Special guests included French director Leos Carax. Over his three-and-a-half-decade career, Carax has only directed five feature-length films, but they were more than enough to cement his place among the most noteworthy active directors in France. His films Lovers on Bridge (1991) and Holy Motors (2012) were screened during the festival, and Carax also ran a directing worship, open to the public.
An editing workshop featured Molly Malene Stensgaard — known for editing many of Lars von Trier's films including his latest, Nymphomaniac — in which she discussed her work with the celebrated and controversial director.
Other notable guests included South Korean director and screenwriter Kim Jee-woon (I Saw the Devil), Romanian director Radu Muntean (Boogie and the recent Tuesday After Christmas) and Chilean director and screenwriter Sebastian Silva (Crystal Fairy and the Magical Cactus).
Members of the festival's judging panels and its special guests regularly include luminaries of world cinema. Past judges and speakers include actors Richard Gere, Marcello Mastroianni, Erland Josephson, and Sarah Polley; directors Robert Wise, Jim Sheridan, Chantal Akerman, Paul Schrader, Giuseppe Tornatore, Theo Angelopoulos, Emir Kusturica, Hicham Ayouch, Paolo Sorrentino, and Ari Folman; and producers Arnon Milchan, Roger Corman, Jan Harlan, Ori Inbar, and Nick Frazer.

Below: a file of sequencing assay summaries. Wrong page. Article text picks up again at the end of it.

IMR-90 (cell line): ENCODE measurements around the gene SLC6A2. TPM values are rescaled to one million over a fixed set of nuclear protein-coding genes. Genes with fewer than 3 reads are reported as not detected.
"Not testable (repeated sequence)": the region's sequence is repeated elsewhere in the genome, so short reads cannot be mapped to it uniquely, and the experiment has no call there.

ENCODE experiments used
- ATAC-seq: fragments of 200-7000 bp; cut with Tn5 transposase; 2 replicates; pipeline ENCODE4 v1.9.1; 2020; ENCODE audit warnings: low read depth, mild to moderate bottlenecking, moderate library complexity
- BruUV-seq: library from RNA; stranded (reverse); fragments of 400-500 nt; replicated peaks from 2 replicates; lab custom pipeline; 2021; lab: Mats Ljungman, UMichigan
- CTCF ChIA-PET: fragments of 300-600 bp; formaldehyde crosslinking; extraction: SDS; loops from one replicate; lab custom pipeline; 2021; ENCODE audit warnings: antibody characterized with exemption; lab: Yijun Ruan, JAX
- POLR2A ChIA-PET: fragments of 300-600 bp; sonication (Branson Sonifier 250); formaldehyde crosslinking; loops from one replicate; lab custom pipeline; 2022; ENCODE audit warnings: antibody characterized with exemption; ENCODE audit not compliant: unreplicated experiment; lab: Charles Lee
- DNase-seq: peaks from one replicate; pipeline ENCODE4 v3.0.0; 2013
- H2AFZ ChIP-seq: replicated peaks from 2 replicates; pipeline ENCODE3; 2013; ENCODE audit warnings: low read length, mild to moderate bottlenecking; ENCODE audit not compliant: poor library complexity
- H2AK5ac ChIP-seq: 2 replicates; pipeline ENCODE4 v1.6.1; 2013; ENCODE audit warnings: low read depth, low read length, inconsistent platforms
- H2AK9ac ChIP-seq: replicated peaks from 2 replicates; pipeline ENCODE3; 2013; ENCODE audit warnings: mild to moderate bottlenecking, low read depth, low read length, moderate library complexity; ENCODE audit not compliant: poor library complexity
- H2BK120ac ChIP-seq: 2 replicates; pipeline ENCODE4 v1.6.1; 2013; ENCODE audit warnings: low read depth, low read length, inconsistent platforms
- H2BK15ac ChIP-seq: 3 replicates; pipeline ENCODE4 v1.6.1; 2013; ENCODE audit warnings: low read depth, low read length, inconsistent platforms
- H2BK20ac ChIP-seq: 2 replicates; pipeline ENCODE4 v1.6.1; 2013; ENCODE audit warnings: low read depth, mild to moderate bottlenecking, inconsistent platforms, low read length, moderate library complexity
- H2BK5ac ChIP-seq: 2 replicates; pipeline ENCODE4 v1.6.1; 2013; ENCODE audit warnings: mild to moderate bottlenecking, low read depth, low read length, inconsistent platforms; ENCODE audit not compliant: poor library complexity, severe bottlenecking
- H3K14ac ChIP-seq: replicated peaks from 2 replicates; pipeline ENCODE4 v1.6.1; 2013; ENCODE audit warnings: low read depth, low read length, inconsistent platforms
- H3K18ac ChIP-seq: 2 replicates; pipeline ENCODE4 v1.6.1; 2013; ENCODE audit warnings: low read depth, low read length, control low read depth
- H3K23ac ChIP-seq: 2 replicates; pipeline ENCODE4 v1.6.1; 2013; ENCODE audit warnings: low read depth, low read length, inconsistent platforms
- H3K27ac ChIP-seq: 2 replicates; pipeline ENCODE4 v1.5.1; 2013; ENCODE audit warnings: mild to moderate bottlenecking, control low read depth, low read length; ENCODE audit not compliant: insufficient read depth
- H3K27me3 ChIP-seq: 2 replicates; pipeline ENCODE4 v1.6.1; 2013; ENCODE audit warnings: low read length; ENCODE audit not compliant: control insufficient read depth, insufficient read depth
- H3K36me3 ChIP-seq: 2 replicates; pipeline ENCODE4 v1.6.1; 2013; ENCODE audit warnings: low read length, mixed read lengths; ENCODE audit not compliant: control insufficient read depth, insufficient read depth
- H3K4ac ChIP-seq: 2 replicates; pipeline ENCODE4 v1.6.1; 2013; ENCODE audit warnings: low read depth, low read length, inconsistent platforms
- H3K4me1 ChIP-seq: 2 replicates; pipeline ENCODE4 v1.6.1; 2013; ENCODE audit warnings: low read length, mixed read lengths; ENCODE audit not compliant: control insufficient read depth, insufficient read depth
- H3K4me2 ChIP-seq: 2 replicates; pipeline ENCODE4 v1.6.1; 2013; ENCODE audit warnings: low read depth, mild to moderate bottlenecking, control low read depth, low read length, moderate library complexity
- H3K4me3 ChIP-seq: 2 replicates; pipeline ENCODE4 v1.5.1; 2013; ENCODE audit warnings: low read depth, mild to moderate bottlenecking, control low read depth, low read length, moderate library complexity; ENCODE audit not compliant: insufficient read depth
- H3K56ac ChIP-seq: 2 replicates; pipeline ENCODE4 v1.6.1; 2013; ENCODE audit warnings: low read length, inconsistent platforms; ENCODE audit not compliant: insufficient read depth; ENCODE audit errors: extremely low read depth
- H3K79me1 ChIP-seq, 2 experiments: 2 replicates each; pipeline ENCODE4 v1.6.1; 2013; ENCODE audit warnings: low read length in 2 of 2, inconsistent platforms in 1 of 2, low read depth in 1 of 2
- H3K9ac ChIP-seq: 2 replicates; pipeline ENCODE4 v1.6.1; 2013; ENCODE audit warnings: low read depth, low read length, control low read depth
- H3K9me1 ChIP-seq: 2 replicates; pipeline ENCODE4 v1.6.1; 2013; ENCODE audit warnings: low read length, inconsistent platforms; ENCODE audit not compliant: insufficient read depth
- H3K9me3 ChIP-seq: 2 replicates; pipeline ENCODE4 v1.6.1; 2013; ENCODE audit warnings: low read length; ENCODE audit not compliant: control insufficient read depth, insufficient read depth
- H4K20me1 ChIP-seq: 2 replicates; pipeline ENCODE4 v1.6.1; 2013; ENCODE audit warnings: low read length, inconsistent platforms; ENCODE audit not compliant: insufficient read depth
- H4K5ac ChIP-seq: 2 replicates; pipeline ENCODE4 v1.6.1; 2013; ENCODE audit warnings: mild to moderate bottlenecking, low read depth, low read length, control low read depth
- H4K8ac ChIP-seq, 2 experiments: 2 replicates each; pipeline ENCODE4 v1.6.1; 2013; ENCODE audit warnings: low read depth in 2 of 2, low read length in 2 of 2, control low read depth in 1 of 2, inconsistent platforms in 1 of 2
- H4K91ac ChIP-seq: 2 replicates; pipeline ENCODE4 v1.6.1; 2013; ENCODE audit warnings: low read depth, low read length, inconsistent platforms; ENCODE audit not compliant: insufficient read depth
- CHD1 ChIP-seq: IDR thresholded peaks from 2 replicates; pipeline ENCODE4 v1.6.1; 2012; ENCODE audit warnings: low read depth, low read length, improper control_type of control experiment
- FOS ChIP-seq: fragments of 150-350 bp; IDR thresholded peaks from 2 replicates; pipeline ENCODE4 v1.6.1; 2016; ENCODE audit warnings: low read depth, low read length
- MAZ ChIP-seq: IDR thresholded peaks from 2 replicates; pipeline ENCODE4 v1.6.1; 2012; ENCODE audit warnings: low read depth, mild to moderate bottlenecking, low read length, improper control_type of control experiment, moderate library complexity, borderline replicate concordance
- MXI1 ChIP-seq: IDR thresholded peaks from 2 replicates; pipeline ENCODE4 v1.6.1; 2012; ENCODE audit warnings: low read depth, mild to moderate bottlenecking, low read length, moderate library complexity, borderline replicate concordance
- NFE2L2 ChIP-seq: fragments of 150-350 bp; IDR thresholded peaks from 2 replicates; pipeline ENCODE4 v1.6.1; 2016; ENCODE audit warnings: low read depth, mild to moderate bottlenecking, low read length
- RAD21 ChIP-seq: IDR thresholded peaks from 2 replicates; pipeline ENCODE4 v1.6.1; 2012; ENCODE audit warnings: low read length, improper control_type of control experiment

A far-ranging program
The festival, widely acknowledged as the most important student film festival in the world, comprised three categories this year: the International Forum, showcasing cinema from around the world; the Israeli Competition, presenting the works of Israel's next generation of filmmakers; and the Mediterranean Competition, screening films from neighboring countries. The winners of the competitions were announced at the weeklong event's official closing ceremony on Saturday night, June 7th. Best International Film went to director Deben Van Dam for The Way of All Flesh (Belgium); Best Israeli Film was awarded to director Oren Gerner; Best Mediterranean Film went to director Bulent Ozturk for Houses with Small Windows (Turkey); and the Festival Critics Award for Israeli film went to director, screenwriter, and editor Roni Rainhartz of Sapir Academic College.